further east, allowing temperatures to dip away and it will be a cool start to sunday. for the london marathon, better weather than today. a lot drier and hopefully the showers will hold off. breezy yes, but temperatures up to 16 celsius. elsewhere we have got those showers from the word go across many western areas which could be said to be macro heavy for awhile and the wind will push the showers east through the day, but they take a long time to reach east anglia and the south—east. more persistent rain together with strong winds in the far north of scotland, and temperatures across the board will be higher than today, peaking at 17 celsius. low pressure bringing the wet and windy weather at the moment is getting swept away, and we will be left with the showery air stream on monday. monday, a similar day to sunday. again, the bulk of the showers towards western parts of the uk, and again they could be heavy and thundery. blustery winds around, particularly in northern parts of
scotland. temperatures again up to 16 or 17 celsius. notice the rain arriving towards the far south—west by the end of the afternoon. that's because we have got another area of low pressure developing here, and that will bring wet and windy weather into the uk. still not sure quite how far north that rain will get. it looks drierfor quite how far north that rain will get. it looks drier for scotland and northern ireland. many affecting england and wales, where the wind will be strengthening as well. particular towards the south—west by gales are likely. some rain could nudge its way into some southern and eastern parts of scotland, and a top temperature of 14 celsius.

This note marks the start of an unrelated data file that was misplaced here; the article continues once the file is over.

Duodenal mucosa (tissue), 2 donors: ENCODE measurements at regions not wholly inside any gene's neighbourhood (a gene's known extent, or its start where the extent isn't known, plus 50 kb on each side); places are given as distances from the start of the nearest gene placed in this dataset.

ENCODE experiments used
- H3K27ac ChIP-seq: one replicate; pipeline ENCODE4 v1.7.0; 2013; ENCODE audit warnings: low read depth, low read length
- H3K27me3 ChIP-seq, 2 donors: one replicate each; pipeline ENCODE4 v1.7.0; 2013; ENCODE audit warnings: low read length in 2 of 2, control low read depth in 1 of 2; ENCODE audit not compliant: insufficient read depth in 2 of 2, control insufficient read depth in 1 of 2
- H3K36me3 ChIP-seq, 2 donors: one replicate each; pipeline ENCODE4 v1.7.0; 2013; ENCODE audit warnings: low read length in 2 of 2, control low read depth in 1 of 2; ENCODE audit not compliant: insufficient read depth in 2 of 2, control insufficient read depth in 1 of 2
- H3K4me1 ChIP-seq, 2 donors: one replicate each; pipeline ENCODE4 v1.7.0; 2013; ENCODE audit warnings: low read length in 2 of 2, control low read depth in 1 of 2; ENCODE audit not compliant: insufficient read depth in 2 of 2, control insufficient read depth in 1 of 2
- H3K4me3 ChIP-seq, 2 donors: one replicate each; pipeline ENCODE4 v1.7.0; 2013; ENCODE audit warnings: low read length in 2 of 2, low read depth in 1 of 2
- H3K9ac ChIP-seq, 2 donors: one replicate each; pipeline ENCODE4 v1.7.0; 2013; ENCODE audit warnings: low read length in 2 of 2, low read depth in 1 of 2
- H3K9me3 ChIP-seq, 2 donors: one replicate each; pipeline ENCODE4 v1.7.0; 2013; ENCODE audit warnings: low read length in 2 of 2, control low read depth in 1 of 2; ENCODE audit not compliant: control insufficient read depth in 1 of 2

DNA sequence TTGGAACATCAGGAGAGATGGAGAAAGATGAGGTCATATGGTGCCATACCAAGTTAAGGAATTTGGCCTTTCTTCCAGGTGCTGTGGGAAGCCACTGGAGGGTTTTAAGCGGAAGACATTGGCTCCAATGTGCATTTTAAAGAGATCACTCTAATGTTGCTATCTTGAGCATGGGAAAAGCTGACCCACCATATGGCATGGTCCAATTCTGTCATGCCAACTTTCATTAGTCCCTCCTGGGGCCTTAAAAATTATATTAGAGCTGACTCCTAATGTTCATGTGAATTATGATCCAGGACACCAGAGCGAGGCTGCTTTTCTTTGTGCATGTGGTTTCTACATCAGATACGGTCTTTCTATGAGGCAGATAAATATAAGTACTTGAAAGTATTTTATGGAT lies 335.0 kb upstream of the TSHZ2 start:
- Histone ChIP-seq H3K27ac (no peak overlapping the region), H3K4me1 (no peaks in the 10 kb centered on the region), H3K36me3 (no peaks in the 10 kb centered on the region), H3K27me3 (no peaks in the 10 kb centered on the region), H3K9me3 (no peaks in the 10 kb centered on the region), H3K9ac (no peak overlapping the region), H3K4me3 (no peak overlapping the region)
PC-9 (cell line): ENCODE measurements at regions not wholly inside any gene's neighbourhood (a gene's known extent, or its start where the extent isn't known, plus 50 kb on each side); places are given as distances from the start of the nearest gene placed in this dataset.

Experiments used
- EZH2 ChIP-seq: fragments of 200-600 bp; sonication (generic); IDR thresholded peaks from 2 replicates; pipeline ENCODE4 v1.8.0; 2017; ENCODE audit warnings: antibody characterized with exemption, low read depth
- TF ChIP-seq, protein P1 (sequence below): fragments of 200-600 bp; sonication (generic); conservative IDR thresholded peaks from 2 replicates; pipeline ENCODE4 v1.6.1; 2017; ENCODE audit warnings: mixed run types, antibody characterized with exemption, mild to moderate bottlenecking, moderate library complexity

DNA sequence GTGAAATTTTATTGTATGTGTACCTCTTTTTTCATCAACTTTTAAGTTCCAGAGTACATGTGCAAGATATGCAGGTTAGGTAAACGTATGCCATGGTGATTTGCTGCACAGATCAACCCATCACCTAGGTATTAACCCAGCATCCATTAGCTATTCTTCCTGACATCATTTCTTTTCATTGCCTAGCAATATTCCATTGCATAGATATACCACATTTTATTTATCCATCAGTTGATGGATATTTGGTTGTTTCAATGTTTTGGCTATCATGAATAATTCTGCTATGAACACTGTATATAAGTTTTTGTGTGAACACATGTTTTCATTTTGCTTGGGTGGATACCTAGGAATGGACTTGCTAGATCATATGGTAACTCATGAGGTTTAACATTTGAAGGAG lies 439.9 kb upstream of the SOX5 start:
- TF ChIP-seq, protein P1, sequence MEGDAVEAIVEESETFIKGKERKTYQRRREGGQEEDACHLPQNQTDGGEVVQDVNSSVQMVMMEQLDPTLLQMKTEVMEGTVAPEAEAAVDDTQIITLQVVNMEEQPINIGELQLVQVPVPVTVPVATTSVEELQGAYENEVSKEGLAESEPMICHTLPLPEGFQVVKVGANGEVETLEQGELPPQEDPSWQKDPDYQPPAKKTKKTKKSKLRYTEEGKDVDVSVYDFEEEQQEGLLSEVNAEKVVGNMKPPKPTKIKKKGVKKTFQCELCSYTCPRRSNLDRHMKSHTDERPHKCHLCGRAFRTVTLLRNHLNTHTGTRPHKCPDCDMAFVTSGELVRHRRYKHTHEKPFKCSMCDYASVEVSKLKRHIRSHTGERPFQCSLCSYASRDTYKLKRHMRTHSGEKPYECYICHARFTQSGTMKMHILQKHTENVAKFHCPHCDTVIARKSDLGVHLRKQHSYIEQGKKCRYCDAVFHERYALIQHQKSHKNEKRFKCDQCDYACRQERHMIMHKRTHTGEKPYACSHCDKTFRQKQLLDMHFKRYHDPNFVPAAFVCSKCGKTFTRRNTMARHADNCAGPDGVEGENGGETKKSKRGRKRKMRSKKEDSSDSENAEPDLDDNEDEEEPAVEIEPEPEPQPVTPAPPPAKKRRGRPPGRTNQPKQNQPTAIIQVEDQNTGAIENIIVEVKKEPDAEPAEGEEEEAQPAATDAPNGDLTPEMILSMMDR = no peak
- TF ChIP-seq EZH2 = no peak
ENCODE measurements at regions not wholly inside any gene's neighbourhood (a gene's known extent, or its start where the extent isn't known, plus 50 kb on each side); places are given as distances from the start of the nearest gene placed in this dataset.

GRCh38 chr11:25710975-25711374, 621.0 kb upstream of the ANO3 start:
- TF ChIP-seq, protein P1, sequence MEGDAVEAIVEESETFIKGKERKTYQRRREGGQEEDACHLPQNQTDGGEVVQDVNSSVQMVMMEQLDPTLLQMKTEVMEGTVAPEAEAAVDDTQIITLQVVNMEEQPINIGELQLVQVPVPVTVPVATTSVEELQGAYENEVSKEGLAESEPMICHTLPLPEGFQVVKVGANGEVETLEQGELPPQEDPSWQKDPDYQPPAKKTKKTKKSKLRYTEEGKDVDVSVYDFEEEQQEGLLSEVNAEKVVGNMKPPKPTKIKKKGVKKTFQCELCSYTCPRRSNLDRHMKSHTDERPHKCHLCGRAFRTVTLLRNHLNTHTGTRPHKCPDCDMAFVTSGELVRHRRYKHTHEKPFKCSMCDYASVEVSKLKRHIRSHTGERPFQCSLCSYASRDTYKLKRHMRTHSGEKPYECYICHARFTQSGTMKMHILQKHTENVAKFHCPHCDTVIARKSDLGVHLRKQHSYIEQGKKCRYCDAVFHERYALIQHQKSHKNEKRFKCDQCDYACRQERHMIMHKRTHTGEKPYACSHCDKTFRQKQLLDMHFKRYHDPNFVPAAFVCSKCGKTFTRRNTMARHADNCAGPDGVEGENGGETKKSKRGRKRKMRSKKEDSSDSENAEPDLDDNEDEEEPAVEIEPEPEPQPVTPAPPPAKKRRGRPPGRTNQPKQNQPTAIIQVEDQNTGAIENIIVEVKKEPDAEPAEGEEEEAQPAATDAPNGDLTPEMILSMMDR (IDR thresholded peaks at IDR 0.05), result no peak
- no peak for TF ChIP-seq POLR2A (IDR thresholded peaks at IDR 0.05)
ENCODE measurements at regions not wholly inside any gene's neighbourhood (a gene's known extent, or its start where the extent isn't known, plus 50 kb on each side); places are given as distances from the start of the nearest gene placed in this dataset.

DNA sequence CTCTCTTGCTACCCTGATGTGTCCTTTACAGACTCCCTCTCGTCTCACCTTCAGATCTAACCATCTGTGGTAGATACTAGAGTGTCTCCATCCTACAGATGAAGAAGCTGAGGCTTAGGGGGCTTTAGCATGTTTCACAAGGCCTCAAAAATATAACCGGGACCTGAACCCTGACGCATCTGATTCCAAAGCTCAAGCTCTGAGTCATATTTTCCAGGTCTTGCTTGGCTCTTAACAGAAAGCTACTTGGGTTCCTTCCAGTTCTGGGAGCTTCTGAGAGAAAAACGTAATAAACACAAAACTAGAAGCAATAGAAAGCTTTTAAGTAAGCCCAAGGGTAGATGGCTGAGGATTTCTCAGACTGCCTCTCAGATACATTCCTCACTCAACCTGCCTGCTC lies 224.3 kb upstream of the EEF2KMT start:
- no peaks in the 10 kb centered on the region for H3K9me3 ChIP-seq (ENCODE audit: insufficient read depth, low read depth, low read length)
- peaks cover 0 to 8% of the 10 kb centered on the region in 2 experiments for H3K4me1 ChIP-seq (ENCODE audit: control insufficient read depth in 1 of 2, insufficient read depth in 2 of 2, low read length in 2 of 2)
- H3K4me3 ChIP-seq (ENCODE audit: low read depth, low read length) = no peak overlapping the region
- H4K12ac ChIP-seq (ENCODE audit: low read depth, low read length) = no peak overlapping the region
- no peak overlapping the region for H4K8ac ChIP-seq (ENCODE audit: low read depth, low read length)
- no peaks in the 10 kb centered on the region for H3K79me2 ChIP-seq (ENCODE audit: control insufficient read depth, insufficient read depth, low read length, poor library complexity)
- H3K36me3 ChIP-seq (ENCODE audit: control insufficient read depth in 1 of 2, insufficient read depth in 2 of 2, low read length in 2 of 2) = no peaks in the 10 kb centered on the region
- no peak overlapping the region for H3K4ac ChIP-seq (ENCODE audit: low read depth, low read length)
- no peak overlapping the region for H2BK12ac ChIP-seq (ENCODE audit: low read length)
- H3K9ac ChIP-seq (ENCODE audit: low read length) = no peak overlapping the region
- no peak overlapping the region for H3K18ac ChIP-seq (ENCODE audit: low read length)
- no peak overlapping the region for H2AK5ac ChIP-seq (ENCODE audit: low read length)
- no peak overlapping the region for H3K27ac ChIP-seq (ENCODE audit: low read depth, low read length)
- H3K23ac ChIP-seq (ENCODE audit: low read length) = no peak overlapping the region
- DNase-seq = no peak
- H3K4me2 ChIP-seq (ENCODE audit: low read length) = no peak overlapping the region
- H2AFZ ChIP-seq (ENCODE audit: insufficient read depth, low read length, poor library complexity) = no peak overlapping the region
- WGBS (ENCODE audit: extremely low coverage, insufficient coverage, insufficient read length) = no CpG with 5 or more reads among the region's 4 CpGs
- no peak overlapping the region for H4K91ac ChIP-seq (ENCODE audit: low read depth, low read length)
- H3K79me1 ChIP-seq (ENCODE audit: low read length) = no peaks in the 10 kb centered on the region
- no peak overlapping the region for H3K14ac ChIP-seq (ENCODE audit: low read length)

this is bbc news. the headlines at four: after days of queuing at the pumps — the army will begin delivering fuel to petrol stations across the uk from monday. the home secretary says police must �*raise the bar�*, by taking the harassment of women more seriously — a view echoed by health secretary, sajid javid. what the metropolitan police have said about the reforms that they will be looking at, i think it�*s absolutely right. we also need to be looking at what more government can do to help build that confidence. the queen officially opens the sixth session of the scottish parliament at holyrood. an experimental drug for severe covid which could cut the risk of hospitalisation or death by about half. and — two new streams of lava pose a further threat of destruction — as the la palma volcano forces more to flee.